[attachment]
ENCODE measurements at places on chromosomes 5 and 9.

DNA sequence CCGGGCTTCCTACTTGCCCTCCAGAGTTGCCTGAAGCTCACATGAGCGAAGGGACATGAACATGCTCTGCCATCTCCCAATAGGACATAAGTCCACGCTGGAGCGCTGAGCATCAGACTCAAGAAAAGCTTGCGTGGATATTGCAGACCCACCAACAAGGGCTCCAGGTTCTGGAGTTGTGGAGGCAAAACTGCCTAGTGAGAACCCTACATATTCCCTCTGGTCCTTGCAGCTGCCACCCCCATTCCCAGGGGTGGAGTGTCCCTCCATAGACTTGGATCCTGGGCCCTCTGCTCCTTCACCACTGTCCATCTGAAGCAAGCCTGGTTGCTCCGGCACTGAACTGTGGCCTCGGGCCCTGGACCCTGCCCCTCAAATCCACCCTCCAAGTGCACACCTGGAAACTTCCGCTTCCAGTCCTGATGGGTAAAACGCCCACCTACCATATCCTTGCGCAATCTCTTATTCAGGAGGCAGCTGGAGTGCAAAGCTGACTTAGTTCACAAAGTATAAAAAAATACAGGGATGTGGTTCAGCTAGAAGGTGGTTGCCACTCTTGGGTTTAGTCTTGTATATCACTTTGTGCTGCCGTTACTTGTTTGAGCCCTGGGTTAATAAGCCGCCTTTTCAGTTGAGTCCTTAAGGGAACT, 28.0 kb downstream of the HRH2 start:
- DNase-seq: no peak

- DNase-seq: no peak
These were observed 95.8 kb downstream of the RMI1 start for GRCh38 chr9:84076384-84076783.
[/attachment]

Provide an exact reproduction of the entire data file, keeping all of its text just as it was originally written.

ENCODE measurements at places on chromosomes 5 and 9.

DNA sequence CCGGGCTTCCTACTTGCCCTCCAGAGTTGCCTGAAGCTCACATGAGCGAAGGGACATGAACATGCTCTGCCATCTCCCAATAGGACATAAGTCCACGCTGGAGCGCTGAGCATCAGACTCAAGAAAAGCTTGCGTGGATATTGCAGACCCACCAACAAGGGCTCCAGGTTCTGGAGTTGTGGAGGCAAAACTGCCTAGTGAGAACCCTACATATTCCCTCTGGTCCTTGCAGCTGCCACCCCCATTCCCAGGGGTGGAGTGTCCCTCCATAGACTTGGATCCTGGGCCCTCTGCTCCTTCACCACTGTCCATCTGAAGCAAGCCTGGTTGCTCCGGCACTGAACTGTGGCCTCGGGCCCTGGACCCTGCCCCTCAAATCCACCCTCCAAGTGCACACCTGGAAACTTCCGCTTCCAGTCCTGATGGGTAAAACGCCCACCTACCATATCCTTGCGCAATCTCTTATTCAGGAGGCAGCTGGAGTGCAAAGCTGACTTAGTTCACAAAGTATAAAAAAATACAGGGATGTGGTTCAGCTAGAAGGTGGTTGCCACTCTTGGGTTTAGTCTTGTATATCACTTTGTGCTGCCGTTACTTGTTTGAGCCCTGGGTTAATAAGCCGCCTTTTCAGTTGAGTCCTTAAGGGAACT, 28.0 kb downstream of the HRH2 start:
- DNase-seq: no peak

- DNase-seq: no peak
These were observed 95.8 kb downstream of the RMI1 start for GRCh38 chr9:84076384-84076783.